Do your own research to find out if your target suburb is hot or not.
There’s several tools available to help you discover a suburbs potential.
On these pages you’ll find:
All this gives you a great insight into the suburbs you’re considering for your next move or investment so you can leap with confidence into the adventure.
A particularly useful insight is supply to demand ratios and trends over time. These give you the bigger picture of a location, and can help you consider the property/suburb’s potential.
What matters is whether it’s your right time to buy, for your needs and circumstances. Knowing the state of play is useful to help you calibrate that decision, but shouldn’t be the only thing that motivates.
The old property maxim still holds true. But that doesn’t mean inner city rules.
You want a property that delivers what you need now, or enough of what you need that you’re happy to compromise for longer term capital growth.
Be very clear about what matters to you
Shortlist areas that deliver on those needs.
Do some field work to make sure the suburb’s right for you. Walk around the area you’re thinking of buying in. Grab a coffee, or a meal at the local pub. Pretend you’re already living there and see if distances are what they seem, and atmosphere is living up to expectations.
Grab a coffee or a meal in your ‘new’ suburb. Pretend you already live there to get the feel.
Of course it will be a little different once you’re moved in, but experiencing it first hand gives you a critically useful taste for the reality of that location.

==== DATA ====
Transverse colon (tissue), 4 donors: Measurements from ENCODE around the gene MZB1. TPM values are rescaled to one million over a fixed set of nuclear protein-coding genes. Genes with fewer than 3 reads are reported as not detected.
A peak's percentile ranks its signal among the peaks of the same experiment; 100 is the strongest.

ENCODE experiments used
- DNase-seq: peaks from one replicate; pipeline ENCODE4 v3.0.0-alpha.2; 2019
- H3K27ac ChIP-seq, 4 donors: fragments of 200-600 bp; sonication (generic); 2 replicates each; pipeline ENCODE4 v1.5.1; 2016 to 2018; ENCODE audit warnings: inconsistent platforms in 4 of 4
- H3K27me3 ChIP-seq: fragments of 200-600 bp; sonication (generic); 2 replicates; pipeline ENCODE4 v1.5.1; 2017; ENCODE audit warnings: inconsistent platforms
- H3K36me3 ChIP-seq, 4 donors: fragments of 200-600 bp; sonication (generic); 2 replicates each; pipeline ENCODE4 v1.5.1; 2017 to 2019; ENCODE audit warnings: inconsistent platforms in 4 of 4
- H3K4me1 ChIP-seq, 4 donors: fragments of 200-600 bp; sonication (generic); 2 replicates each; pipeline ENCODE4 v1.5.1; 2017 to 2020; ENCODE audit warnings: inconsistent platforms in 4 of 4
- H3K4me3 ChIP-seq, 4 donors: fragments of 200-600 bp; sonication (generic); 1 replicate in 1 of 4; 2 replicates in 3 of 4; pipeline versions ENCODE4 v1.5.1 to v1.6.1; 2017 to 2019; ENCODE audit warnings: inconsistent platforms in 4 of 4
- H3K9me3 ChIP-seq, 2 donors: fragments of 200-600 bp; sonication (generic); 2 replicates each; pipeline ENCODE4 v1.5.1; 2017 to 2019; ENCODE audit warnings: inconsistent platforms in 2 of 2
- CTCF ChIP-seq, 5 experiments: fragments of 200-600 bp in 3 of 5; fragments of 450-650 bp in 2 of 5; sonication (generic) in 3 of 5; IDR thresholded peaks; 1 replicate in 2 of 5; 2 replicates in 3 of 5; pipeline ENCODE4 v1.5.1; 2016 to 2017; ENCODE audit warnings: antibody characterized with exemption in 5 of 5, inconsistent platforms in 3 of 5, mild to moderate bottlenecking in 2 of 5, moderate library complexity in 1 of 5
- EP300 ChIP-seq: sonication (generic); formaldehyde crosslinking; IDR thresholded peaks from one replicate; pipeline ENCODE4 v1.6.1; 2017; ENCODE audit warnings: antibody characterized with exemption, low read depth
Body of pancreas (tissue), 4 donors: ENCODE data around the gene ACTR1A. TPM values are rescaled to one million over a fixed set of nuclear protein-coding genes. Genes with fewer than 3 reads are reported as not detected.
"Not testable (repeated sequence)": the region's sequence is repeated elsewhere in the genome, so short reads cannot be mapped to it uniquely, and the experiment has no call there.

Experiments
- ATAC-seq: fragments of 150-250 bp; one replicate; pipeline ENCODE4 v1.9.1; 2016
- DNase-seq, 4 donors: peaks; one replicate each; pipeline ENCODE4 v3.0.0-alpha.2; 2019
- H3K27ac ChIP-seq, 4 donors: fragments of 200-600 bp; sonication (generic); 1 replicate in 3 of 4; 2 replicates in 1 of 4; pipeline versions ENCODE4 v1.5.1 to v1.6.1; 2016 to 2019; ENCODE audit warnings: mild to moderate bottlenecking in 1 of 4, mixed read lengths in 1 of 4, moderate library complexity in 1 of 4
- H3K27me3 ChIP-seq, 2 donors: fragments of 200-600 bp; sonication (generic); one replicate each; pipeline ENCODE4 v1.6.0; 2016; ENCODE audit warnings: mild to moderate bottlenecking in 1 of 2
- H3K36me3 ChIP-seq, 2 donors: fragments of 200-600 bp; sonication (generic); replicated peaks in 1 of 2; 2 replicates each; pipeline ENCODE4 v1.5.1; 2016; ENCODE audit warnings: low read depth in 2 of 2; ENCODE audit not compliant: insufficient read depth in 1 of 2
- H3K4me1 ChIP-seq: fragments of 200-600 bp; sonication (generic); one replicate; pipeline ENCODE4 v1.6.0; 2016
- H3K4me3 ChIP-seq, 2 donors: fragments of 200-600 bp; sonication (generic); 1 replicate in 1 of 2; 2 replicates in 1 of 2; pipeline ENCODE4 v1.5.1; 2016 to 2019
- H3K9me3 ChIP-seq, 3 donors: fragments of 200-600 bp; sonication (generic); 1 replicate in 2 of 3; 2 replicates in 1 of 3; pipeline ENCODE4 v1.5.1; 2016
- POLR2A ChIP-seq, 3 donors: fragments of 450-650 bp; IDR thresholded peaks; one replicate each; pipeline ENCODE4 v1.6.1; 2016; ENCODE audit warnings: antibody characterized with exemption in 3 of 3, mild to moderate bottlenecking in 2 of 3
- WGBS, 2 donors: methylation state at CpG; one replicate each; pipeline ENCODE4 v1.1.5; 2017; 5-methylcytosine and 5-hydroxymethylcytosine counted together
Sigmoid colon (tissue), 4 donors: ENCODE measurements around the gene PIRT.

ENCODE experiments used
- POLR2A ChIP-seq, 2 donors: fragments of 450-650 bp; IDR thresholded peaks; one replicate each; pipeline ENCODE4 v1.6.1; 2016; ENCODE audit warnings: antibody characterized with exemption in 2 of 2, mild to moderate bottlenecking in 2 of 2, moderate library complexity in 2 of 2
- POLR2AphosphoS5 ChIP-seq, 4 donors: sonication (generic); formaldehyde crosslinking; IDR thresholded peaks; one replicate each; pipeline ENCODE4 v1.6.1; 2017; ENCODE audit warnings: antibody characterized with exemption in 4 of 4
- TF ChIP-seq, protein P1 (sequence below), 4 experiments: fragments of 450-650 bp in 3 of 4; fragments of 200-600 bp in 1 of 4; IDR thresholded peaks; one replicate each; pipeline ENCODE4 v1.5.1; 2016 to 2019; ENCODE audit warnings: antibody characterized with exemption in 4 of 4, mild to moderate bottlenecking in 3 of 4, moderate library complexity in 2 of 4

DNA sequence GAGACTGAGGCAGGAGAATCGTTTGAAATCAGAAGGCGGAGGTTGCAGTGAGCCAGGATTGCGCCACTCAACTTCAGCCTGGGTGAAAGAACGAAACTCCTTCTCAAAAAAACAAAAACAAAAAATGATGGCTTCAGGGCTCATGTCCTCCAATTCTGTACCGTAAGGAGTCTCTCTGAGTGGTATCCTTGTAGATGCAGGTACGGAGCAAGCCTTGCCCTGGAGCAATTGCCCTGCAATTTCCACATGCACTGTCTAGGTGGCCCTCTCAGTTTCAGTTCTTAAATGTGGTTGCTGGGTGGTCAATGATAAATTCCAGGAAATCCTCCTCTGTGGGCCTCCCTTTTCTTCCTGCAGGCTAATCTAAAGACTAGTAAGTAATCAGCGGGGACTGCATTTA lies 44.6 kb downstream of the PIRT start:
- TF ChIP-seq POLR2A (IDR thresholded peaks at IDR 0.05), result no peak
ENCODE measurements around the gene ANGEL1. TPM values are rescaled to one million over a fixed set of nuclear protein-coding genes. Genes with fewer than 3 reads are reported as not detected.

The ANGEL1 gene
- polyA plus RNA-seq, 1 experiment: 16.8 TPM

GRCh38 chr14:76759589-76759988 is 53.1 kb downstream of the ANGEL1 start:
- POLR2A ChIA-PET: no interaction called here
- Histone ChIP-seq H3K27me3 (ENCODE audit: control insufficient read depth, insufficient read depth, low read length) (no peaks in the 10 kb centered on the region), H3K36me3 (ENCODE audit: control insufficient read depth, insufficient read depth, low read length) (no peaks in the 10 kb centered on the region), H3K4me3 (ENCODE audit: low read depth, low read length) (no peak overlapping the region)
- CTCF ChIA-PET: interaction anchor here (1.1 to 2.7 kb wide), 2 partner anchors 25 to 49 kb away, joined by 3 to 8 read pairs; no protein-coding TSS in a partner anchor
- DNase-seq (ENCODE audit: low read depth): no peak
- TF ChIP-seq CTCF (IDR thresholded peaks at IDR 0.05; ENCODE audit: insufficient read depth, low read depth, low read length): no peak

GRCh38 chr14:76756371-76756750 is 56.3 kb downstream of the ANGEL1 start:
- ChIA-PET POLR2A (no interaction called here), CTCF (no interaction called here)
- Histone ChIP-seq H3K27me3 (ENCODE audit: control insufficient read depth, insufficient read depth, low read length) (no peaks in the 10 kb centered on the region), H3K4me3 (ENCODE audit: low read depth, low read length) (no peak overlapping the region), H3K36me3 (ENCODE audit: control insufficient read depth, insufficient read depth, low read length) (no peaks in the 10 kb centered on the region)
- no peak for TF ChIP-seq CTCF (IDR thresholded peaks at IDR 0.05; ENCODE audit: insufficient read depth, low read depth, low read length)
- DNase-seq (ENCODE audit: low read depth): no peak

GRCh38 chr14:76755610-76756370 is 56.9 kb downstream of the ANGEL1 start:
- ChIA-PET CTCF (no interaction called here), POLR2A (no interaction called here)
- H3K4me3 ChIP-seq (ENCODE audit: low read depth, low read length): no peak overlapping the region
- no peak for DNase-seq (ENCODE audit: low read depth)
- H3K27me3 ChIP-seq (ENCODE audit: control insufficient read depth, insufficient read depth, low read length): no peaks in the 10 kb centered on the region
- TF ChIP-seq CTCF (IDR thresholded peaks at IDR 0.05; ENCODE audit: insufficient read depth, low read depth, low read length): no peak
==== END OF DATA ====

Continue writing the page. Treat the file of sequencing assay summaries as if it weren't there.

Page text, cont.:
Look closely at what developments or infrastructure is planned around the area in case your quiet corner is about to become a developer’s haven.
Look closely at what developments or infrastructure is planned around the area.
If your target suburb is out of budget, consider more affordable neighbouring suburbs.
Before you buy, talk to locals to get residents views on the suburb and its best streets. Reading local publications and connecting with local websites, bloggers or personalities can also give you helpful insight.
If you’re attracted to an area because of its rising value, remember that may spill over into next door suburbs.
Cooler periods in the housing market can be windows of opportunity, so it’s worth keeping an eye on interest rate and market trends.
Some locations are hitting the bottom of a pricing cycle, so there are bargains to be had.
(Hint: use the search filters on realestate.com.au to look for oldest listed first to see which properties may have struggled to get up, and may be amenable to negotiation).
If you’re not ready yet, use Spring to prepare to buy in the quieter months of the year, when there may be less competition for the house of your dreams.
Talk to local agents to find out what’s happening in the market.
You may not get your dream home right away. It’s ok. Consider apartments instead of houses in the location you are wanting to purchase, they are often more affordable and put you in your desired location. Or you may choose a property that needs a little TLC, but ticks other boxes.
Work closely with your agent to develop an action plan and strategy that meets your goals and needs.
Other ways to keep a step ahead include searching via the public trustee, deceased estates and mortgagee sales.
If you’re looking to buy a property in an area where you’re already living, take a close look at other properties that go up for sale nearby. Look at how they’re marketed, how well inspections are attended and how long they spend on the market.
This will give you an indication of how the market is doing in your neighbourhood and can guide you on the price you should be paying for a property close by.
Smart sellers naturally stage their homes to make sure they look their best when you view them. You’d do the same.
Remember to look between the lines (or cushions) for issues that might not be immediately obvious. Take along a list of practical things to check – things like adequate power points, hole or cracks. That way, if you fall instantly in love, you won’t suddenly forget to sanity check for possible pain points.
Take notes and get your building or pest inspector to follow up on anything unusual or concerning.